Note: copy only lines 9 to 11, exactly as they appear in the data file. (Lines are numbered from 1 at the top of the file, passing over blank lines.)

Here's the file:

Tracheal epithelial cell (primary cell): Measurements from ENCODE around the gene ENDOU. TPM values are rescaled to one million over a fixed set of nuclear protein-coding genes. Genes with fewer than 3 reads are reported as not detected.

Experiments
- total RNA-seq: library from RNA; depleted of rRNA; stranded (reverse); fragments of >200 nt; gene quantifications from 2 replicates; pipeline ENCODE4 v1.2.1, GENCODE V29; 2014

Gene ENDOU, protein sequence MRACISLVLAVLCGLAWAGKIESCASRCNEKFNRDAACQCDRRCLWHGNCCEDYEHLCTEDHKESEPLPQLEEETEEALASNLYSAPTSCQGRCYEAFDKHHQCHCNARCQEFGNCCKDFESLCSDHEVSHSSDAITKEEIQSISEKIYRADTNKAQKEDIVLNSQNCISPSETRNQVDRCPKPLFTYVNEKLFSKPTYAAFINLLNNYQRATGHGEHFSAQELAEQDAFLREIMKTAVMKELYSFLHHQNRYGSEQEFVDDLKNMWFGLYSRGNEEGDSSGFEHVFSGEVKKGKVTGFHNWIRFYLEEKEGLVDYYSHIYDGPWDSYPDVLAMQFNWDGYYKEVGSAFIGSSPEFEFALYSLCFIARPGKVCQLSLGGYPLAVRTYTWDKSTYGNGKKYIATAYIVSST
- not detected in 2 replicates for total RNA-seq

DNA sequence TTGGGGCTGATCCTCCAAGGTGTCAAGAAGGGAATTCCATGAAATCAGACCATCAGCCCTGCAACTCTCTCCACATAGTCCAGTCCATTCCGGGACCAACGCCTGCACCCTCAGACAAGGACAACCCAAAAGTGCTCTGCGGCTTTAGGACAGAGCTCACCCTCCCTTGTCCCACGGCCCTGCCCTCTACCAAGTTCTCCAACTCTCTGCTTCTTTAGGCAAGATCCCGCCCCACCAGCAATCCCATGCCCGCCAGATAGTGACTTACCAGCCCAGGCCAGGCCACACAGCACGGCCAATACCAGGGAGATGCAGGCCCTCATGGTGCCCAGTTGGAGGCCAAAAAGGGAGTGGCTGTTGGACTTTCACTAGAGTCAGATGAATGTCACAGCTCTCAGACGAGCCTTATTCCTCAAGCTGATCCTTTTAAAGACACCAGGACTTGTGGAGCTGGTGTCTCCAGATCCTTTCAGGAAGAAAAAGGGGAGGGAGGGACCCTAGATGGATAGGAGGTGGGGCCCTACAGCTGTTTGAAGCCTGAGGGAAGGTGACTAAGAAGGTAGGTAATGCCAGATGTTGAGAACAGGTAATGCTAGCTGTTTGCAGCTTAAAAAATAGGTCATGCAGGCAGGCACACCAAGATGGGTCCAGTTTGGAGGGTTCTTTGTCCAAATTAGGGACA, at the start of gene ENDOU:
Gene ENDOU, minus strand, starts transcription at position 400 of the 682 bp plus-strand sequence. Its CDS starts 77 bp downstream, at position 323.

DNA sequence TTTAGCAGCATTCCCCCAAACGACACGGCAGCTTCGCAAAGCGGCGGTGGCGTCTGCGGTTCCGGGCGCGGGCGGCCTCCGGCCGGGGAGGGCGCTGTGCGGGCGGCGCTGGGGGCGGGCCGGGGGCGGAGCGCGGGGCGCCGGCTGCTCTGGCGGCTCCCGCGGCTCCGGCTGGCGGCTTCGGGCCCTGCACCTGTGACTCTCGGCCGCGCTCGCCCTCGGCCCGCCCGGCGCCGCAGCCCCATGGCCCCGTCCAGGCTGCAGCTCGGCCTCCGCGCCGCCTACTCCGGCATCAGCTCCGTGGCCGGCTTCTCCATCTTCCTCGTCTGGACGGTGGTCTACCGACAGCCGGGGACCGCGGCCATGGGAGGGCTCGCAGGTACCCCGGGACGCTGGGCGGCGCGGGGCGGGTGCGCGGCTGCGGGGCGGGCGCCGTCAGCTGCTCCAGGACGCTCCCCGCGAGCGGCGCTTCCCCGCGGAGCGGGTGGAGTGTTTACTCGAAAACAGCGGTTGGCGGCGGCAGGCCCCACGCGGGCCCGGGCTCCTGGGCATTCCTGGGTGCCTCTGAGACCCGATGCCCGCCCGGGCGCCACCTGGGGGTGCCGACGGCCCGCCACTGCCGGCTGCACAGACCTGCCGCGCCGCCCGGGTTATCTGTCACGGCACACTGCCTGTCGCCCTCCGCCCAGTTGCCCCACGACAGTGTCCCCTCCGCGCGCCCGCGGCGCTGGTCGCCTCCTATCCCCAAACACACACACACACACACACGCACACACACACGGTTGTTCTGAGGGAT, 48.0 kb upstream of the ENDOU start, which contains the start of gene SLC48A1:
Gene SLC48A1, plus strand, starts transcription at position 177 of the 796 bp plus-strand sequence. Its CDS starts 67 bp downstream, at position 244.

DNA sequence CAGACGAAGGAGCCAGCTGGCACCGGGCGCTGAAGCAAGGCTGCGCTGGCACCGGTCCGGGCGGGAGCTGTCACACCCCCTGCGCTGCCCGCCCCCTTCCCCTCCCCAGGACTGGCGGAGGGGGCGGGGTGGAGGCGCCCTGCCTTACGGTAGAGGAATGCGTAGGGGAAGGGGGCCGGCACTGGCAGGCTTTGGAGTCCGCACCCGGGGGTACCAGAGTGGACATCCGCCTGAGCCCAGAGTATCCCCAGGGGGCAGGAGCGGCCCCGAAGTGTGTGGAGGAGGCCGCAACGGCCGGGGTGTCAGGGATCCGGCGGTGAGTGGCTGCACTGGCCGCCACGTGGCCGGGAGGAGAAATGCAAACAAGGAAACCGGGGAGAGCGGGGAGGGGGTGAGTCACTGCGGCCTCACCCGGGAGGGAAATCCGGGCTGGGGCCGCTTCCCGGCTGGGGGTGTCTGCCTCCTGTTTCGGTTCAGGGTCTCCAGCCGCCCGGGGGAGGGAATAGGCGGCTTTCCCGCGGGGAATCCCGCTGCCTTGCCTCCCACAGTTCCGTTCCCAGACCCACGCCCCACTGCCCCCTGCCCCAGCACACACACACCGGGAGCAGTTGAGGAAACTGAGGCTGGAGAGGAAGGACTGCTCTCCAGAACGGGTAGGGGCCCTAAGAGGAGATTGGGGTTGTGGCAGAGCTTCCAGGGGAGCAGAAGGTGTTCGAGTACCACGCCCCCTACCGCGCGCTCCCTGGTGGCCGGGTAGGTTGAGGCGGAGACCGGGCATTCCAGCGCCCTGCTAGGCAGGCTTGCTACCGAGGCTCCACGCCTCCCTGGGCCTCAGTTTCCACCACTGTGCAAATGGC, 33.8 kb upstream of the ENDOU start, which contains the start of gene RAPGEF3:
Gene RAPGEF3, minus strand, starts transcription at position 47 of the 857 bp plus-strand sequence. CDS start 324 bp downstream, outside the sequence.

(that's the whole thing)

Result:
Gene SLC48A1, plus strand, starts transcription at position 177 of the 796 bp plus-strand sequence. Its CDS starts 67 bp downstream, at position 244.

DNA sequence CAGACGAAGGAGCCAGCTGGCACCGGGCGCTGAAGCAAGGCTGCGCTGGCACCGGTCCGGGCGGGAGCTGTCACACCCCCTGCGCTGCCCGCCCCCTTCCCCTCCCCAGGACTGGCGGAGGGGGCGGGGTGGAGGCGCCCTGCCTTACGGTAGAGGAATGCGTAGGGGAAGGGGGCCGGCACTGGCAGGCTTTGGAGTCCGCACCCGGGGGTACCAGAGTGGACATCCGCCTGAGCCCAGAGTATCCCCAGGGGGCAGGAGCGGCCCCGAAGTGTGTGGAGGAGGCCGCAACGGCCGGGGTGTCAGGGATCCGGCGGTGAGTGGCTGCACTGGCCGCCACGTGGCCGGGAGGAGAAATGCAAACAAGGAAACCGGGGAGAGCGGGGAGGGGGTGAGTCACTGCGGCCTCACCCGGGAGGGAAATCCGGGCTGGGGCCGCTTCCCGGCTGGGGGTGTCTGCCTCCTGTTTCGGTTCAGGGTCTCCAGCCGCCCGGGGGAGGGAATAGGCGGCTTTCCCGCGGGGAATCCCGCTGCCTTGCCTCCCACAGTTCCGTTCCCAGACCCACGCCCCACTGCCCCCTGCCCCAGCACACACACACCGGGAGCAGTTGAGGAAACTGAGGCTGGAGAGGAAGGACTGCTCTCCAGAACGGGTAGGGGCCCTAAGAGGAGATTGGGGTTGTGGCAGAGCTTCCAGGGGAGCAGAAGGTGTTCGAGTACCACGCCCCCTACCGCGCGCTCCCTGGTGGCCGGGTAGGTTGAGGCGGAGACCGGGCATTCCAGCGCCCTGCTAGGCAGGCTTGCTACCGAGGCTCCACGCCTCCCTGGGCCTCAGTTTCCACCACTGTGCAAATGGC, 33.8 kb upstream of the ENDOU start, which contains the start of gene RAPGEF3:
Gene RAPGEF3, minus strand, starts transcription at position 47 of the 857 bp plus-strand sequence. CDS start 324 bp downstream, outside the sequence.